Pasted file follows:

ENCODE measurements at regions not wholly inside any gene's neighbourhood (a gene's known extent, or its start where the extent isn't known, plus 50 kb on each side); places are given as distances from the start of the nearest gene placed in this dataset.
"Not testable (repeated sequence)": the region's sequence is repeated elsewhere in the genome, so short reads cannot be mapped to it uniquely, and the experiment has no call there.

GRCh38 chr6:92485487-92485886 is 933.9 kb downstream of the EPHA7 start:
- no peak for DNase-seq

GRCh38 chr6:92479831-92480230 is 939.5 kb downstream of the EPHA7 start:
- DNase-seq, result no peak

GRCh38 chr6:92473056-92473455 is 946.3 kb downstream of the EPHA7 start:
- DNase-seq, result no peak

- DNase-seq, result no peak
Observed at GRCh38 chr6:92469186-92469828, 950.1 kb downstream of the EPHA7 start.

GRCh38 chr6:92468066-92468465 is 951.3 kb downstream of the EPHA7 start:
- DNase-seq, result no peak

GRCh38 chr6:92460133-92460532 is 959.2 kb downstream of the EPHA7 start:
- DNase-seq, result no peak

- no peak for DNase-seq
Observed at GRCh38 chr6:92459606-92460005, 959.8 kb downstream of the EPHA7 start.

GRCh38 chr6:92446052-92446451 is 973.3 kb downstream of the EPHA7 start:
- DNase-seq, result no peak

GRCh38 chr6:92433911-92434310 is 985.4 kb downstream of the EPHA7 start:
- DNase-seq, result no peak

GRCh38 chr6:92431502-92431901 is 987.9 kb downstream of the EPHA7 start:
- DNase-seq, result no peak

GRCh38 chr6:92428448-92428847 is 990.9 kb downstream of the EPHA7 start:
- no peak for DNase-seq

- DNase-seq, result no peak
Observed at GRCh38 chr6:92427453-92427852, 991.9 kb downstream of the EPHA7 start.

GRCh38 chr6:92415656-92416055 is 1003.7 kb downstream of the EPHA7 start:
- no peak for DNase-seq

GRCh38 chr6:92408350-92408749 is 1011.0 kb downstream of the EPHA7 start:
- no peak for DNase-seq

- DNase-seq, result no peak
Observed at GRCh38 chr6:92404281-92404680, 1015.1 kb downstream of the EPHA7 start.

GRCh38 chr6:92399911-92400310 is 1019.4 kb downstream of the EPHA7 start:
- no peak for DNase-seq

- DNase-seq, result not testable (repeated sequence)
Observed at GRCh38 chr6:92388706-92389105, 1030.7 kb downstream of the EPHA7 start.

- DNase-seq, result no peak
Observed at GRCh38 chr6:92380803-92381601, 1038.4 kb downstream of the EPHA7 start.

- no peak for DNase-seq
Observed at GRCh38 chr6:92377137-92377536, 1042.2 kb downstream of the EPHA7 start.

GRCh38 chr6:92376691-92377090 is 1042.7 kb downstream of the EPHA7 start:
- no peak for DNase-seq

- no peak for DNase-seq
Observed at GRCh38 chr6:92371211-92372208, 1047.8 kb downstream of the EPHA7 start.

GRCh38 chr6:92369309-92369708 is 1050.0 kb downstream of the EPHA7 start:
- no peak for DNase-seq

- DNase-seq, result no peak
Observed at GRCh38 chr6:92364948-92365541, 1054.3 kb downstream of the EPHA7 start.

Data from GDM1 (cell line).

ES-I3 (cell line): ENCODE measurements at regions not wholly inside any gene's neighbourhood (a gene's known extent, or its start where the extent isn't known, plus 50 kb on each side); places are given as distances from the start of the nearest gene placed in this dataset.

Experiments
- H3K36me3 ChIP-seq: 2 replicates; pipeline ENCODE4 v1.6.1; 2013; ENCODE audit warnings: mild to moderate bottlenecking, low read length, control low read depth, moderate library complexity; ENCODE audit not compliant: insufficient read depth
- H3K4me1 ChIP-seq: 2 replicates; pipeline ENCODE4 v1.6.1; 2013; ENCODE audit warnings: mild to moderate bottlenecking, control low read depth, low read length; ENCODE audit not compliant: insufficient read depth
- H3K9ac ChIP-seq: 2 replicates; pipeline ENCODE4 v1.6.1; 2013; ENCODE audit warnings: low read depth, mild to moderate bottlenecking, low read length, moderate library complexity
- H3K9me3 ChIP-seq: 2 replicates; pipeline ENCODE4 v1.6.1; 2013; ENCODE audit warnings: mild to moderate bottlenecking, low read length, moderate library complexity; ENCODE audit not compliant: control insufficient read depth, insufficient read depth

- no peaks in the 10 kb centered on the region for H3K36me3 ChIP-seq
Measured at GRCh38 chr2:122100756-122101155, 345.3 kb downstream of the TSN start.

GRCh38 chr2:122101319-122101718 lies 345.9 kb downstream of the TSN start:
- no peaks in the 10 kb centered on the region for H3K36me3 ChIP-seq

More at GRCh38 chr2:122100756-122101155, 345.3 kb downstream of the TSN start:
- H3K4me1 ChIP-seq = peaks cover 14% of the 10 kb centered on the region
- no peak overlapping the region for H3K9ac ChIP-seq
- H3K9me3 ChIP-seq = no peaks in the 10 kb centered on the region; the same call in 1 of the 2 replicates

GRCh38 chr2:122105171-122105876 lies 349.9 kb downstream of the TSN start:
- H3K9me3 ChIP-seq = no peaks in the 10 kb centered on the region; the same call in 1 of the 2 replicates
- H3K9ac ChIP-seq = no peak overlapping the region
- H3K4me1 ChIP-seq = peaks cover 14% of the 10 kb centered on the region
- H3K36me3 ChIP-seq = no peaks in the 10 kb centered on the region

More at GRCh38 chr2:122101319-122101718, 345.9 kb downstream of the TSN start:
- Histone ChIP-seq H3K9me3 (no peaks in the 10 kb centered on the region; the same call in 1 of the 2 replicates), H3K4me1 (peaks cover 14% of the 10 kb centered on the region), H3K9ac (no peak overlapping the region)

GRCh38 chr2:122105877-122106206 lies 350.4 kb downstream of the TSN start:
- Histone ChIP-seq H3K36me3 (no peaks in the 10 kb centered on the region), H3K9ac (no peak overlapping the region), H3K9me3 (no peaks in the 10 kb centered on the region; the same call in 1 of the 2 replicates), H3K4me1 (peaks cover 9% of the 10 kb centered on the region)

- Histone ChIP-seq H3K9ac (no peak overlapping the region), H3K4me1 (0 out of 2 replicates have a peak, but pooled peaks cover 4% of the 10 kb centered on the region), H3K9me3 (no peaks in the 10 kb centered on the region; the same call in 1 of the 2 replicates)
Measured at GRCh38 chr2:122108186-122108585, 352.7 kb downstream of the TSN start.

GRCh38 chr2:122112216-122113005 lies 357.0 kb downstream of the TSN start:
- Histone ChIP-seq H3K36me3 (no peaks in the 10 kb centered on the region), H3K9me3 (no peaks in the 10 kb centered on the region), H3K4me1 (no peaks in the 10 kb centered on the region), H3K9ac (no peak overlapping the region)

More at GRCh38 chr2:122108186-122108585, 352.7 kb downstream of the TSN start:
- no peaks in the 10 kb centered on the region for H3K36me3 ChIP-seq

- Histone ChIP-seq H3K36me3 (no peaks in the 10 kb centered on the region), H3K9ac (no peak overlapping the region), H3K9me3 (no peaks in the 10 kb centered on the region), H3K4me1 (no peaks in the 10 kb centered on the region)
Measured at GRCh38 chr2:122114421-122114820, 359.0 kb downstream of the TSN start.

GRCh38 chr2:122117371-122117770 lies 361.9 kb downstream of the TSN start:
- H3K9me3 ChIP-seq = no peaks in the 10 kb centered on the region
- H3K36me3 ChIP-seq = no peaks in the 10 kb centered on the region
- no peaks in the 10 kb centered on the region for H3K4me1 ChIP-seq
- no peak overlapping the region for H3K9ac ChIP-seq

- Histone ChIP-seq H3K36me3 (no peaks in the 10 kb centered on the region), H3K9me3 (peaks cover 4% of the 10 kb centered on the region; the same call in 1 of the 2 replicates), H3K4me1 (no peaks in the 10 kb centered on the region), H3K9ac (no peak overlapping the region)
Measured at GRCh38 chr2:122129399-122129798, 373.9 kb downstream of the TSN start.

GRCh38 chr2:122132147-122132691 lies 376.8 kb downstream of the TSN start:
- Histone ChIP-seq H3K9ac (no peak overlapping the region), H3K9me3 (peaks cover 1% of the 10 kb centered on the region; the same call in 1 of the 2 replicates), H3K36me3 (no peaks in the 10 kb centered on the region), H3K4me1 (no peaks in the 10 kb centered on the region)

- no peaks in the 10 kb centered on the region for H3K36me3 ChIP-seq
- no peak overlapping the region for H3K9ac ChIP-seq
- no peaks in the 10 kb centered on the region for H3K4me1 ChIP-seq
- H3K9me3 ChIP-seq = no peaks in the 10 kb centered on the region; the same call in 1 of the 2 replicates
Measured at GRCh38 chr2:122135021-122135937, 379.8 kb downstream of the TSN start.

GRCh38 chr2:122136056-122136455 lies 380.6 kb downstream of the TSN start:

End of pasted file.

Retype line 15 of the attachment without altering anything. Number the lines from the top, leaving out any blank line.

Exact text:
- no peak for DNase-seq